A CLARE man has been commissioned to create a sculpture that will celebrate Kilkenny’s hurling heritage.
Of course, Kilkenny have dominated the game for years now, winning eight of the last ten All-Irelands but the piece is not to commemorate this generation per se.
The model Wrafter has designed shows three players contesting possession, with one towering over the other two, catching the ball. At 4.2 metres in height, it will be a towering piece and should be ready around the end of next year.
Inviting submissions, Kilkenny City Council said, “While no specific subject, person or action is articulated by the client, the sculpture is required to reflect the undeniable strengths and unique identity of Kilkenny hurling, its sense of achievement, its continuity and its ties to the entire community of the county”.
In a written submission to the city council, Barry Wrafter said, “The brief for a sculpture to honour Kilkenny’s hurling heritage has inspired me to come up with a dynamic and inspiring design.
“As Kilkenny hurling has no equal in Ireland and it’s fame has stretched far beyond these shores, I have put forward a particularly strong design as I am eager to win this competition.
“I want this sculpture to be my definite masterpiece, a work of art that becomes linked with my name for my skills at stone carving and a testament to Kilkenny’s hurling prowess.
“This sculpture will be known all over Ireland so I think an outstanding design is needed to reflect that, that’s why I want to make the most inspiring work of art in the country.”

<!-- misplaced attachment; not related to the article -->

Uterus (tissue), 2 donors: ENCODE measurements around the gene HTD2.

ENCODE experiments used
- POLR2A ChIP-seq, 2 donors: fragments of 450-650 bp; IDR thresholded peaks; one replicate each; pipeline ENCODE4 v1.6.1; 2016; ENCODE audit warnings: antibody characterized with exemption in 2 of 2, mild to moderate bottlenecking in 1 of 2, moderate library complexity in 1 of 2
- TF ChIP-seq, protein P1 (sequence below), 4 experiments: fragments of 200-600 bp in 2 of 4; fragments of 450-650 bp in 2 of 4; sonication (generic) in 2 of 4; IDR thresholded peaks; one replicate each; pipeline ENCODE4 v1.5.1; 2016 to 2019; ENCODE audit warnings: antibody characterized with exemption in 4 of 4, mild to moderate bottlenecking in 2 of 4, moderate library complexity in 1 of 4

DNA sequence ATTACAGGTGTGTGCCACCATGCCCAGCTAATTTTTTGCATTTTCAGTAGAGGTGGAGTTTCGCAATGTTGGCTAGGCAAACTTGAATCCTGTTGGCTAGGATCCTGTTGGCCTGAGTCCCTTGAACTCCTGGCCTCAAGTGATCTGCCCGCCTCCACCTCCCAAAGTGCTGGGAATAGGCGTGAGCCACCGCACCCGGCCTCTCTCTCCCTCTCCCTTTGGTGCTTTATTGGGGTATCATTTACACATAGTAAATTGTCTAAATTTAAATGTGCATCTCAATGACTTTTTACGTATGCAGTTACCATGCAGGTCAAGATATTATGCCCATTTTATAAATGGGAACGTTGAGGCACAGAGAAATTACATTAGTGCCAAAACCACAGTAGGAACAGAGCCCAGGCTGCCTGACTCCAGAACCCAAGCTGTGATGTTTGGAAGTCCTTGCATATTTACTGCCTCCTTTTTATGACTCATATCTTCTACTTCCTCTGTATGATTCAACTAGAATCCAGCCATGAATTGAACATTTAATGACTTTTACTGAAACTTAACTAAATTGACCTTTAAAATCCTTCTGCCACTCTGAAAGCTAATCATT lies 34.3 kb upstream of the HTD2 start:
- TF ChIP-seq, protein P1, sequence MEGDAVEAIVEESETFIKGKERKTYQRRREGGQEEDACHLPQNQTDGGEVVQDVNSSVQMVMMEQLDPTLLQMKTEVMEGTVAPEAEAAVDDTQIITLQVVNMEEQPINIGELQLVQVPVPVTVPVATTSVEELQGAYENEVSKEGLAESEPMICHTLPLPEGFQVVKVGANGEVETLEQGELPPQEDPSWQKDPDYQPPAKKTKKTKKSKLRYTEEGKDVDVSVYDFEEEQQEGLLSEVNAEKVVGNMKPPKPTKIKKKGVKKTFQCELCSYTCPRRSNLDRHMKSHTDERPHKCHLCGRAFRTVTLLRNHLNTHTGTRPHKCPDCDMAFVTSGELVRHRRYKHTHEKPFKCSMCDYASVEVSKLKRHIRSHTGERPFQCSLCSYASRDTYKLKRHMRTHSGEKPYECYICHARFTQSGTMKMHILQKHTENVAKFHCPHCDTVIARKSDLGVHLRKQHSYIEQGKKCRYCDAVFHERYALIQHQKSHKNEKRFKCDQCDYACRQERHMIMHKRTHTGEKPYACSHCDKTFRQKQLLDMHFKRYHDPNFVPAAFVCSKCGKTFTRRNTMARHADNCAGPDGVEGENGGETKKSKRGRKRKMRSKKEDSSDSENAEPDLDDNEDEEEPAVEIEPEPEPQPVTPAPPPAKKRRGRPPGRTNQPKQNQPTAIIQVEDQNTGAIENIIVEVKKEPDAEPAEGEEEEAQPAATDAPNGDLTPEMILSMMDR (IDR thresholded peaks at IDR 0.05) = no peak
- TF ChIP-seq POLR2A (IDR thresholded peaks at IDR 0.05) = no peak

He promised a sculpture that would be iconic. “My sculpture is a tall, large format so it will be highly visible. It has no hidden meaning to it, it is what it is, so it’s instantly accessible to the public and will become a symbol of civic pride for the community.
“To elaborate, this sculpture will be an iconic visual landmark in the centre of Kilkenny City and it will be made in local Kilkenny-cut limestone.”
As of yet it hasn’t been decided where the sculpture will go, but the council has identified four possible locations.
For those who know the city these are the Parade, the Canal Square, the intersection of High Street and Patrick Street in an area to be provided under an imminent public realm improvement project; the space at the junction of Kieran Street and High Street.”
John Mulholland of Kilkenny City Council said the net was cast widely for a suitable design.
“We made contact with several sculptors and people associated with sculpting festivals around the country and we had an invited list. We started off with 18 and it was whittled down to five and then an assessment panel decided on the most favourable submission.”
Regarding the sculpture he said, “It’ll be done in limestone with the black and amber shown as a different texture, with a lighter grey and a darker grey.
“It’ll be about 4.2 metres high, so it’s a significant piece. The height of an ordinary ceiling is 2.4 metres so it’s nearly two metres onto that, from the ground to the tip of it.”
Martin Brett is Mayor of Kilkenny. He said while the sculpture is not in honour of the current multi All-Ireland winning side, their success encouraged the council to go for such a project.
“The fact that the current team are the most successful and probably the greatest team anyone has probably seen sparked the whole operation.
“Hurling is ingrained in the people of Kilkenny, it’s part of our lives, almost a second religion.”
Speaking to The Clare Champion, Barry Wrafter said he expects the sculpture will take him about 18 months to complete. At the moment the stone is being cut for it and he hopes to get going in about three weeks time.